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Exudative macular degeneration, or “wet” macular degeneration, is characterized by a formation of blood vessels below the retina. This sometimes occurs who already have the “dry” form of the disease, and researchers are not clear on why the formation takes place in some people. “Wet” macular degeneration is considered a more serious form of the disease, as it can be more detrimental to eyesight than the lesser form.
It is common in exudative macular degeneration for the vessels beneath the retina to burst and lead to leakage into the retina itself. This hinders the ability to see even further. Early clues that blood is leaking into the retina include distortion of straight lines, which may appear wavy or curved. Blind spots may also occur, blocking out entire portions of site. This comes as a result of the eye becoming uneven due to excessive blood flow into the area.
Vision loss may be severe in those with exudative macular degeneration, as it is one of the main causes of legal blindness. Patients may be unable to complete day-to-day tasks like driving a car or reading a book. Side vision is usually not affected to this extent, so total blindness doesn’t normally occur unless there are other vision problems as well.
There are treatments available which may help some patients to regain site or prevent further vision damage. The most common is a process which acts to destroy or remove the vessels in the eye which cause leakage. This can be done with a laser, although the results are not always long-term since blood vessels often grow back. Newer treatments include drugs which prevent the vessels from returning. These are generally used in combination with laser therapies.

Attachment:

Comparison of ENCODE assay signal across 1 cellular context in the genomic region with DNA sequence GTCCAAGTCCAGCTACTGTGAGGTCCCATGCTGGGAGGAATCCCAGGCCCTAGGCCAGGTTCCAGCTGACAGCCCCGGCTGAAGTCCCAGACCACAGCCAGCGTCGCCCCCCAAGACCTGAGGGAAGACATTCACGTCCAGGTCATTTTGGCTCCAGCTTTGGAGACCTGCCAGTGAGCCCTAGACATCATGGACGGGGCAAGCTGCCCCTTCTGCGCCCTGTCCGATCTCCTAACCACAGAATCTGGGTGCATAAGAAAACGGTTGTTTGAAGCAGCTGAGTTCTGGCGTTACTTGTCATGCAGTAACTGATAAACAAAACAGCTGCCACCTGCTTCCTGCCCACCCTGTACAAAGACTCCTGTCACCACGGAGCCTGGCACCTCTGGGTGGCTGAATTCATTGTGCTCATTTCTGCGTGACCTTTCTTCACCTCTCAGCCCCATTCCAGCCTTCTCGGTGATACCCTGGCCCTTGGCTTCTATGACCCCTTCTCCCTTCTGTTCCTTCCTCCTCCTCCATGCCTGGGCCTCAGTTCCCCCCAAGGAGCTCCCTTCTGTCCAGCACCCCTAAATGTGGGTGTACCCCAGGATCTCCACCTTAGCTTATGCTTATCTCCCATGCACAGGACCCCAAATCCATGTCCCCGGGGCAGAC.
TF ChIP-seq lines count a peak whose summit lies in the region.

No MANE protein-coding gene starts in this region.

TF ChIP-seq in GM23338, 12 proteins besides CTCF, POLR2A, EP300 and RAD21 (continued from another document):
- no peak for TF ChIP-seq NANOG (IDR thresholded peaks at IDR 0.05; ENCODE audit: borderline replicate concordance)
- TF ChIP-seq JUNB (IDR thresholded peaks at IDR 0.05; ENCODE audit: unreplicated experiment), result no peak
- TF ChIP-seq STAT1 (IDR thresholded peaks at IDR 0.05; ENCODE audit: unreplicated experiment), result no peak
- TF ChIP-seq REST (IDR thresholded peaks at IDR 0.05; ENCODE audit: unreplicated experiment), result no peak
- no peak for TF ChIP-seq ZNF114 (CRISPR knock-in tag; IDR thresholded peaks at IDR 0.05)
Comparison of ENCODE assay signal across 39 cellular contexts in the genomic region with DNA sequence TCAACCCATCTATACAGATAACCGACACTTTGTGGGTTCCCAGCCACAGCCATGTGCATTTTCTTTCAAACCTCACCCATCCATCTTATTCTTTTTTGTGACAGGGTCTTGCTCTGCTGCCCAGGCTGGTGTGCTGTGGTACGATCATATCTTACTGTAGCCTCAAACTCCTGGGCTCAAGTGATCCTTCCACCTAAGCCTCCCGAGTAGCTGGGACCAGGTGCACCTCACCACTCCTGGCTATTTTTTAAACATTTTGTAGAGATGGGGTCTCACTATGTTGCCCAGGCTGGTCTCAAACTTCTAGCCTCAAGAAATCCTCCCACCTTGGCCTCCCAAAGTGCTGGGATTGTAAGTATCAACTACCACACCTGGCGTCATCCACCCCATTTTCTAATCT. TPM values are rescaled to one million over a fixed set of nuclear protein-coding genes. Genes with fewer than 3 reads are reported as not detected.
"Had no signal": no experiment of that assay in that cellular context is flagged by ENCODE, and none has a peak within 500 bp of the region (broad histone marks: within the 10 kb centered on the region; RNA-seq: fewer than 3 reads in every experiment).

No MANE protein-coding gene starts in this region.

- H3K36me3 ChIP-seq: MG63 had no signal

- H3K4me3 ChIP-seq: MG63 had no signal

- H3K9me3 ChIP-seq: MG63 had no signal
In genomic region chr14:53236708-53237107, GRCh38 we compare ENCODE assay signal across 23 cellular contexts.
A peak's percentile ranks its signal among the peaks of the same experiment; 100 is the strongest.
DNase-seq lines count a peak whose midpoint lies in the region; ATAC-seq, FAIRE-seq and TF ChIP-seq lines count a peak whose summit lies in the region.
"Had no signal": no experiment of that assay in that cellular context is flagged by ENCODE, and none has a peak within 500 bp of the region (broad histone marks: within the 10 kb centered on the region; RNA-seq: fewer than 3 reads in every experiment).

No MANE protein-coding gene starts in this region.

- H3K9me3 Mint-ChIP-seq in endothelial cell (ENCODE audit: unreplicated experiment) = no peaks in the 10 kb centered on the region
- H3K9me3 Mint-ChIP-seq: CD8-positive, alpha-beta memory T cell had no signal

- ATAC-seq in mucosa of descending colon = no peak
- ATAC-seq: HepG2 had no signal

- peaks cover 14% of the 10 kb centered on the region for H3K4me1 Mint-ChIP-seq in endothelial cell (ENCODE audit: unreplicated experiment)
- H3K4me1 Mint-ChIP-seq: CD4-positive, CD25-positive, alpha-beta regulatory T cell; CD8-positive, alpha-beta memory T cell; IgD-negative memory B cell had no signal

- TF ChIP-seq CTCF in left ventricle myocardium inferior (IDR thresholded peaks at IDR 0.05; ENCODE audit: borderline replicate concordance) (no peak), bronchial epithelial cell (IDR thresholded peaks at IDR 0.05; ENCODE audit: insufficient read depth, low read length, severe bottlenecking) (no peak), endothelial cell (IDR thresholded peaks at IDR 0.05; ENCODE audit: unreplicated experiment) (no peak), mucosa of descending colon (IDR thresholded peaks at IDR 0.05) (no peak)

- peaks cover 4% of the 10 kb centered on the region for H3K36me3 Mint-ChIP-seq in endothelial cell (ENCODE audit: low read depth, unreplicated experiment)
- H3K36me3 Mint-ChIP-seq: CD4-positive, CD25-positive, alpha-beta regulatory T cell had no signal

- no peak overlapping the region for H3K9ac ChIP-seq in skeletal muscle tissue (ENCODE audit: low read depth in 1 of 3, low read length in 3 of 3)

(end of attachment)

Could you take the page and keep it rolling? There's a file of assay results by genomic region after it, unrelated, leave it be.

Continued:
These treatments are not suitable for all patients, as only certain sizes and shapes of blood vessels can be successfully removed. Additionally, many of the drugs are still being tested for effectiveness. Some patients may be able to maintain vision with recurrent laser treatments, while others may see no benefits.
Exudative macular degeneration may also be treated successfully in patients in early stages of the disease with high doses of vitamins and minerals. One theory on why vessels begin to leak is that there are deficiencies in several important nutrients, either due to lack of consumption of the inability of the eye to absorb them. Taking higher than average doses may remedy the situation and allow eyesight to recover.
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